As the fireplace flames flickered, and the domino game went on, my thoughts drifted away and I let my book drop into my lap. I suppose I closed my eyes. Then I began to see glimpses of a quilt in a frame, and of great grapevine wreaths in the middle, each with a bright starry rosette at its centre, and long winding borders of vine, with fat clusters of grapes–green grapes, yellow grapes, fuschia grapes–on three sides of its square space, and on the fourth side, bright maple leaves like a sudden, vivid autumn after a long, warm, fruitful summer.|
Then, as my mind drifted even further, I could see a pair of hands, one on top, pushing in the needle and pulling it out, and the other underneath, receiving the touch of the needle’s point, making sure the thread would really reach the underside of the three layers–cloth, filling, cloth–and hold them together. Those hands emerged from ruffled cuffs, like flowers in themselves, and the cuffs formed the ends of long, white sleeves with tiny sprigs of flowers on them. And as those slim competent arms led up under a shawl of deep rich red, to a slender neck, I almost caught the form of a face.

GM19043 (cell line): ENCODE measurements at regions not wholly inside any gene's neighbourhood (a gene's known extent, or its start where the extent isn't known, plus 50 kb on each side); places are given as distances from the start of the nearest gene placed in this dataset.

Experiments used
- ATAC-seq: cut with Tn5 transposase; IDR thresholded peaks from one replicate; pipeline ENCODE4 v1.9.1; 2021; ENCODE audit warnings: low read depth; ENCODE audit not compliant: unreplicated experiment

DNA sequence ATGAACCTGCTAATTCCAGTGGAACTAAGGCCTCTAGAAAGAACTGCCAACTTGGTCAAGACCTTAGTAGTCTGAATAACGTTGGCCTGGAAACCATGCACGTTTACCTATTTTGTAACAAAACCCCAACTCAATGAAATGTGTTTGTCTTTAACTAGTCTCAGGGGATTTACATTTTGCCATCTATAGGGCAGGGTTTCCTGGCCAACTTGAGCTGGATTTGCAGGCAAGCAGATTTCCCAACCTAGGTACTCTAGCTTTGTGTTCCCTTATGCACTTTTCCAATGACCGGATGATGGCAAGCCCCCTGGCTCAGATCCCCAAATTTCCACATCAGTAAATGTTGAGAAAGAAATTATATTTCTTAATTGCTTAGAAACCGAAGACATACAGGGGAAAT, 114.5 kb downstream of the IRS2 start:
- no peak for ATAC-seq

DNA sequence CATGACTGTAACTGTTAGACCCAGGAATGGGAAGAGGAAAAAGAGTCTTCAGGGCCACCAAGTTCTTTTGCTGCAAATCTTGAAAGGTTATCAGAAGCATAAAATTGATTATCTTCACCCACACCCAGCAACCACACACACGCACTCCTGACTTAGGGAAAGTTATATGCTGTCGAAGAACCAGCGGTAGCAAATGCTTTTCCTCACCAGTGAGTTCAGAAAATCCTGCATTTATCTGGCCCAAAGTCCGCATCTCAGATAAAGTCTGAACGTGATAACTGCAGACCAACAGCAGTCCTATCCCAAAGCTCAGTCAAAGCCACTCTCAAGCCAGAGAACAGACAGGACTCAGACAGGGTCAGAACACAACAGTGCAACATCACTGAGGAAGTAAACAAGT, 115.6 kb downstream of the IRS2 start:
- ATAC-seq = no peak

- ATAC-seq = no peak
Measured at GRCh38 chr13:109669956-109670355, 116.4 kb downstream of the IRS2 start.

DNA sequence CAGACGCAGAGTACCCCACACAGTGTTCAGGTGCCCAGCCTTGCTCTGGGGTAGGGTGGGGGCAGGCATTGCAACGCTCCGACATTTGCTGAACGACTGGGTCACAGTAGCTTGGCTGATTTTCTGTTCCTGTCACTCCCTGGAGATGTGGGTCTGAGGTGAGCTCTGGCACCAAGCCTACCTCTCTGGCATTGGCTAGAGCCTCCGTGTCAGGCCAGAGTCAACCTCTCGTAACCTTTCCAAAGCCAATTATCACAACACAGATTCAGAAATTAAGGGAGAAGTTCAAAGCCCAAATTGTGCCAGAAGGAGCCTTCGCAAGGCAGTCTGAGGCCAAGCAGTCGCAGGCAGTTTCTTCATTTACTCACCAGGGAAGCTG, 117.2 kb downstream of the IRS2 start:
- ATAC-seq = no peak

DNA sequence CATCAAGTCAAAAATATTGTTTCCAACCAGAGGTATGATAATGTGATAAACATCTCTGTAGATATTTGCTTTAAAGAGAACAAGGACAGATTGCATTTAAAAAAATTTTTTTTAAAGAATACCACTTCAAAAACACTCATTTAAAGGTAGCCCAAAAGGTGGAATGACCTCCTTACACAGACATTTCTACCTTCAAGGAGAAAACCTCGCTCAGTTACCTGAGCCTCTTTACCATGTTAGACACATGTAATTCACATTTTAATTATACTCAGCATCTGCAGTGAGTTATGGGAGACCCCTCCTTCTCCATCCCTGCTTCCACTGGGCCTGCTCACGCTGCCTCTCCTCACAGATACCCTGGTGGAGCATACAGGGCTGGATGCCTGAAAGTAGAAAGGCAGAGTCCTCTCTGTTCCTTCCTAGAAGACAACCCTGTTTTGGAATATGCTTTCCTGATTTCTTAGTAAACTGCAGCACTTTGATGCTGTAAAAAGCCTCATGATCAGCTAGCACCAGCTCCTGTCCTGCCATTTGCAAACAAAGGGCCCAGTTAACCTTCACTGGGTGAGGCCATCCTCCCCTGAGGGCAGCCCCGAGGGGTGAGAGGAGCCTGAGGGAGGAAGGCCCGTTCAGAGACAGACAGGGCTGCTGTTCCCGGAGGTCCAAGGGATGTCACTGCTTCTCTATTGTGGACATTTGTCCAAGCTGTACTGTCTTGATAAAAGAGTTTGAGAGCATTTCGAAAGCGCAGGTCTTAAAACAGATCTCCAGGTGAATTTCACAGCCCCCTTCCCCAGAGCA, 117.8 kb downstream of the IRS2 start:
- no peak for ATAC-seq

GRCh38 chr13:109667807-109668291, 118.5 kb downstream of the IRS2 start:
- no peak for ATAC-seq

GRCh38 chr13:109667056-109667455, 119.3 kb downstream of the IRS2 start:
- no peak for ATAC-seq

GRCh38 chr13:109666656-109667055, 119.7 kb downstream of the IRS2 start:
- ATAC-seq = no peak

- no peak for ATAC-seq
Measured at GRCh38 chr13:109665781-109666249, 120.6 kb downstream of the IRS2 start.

But before I could look into her eyes, could see her clearly so that I would know her again, something Mama said distracted my attention, and I lost the vision, or image, or whatever it had been, and began to be aware of where I was, and what I could hear.
“Tomorrow should be nice and clear,” Mama was saying.
“Good,” Daddy answered. “Get ready for bed now, guys,” he added, to Joshua and Martin.
As my brothers went toward the stairs, I followed, feeling drowsy and ready for sleep. But while I longed for rest, I realized that I wanted something else, too.
“You know that quilt we saw at the museum–” I began, while I set Martin’s shoes and clothes in order.
“The one with the grapevines? The one you were talking to Mama about?” I heard Joshua’s voice, coming from his own room. None of the walls on the upper level of the cottage reached to the high peaked ceiling, so he could hear us perfectly. But he came padding into Martin’s room anyway. “I knew you’d be wanting to find out where it came from.”
“Well,” I agreed. “You guessed right.”
“In that case,” he said, “until you’re old enough to drive, I don’t see how we can find out without getting Mama to take us wherever we have to look.”
“Yes, Bizabet,” Martin said. “Don’t we always help you?”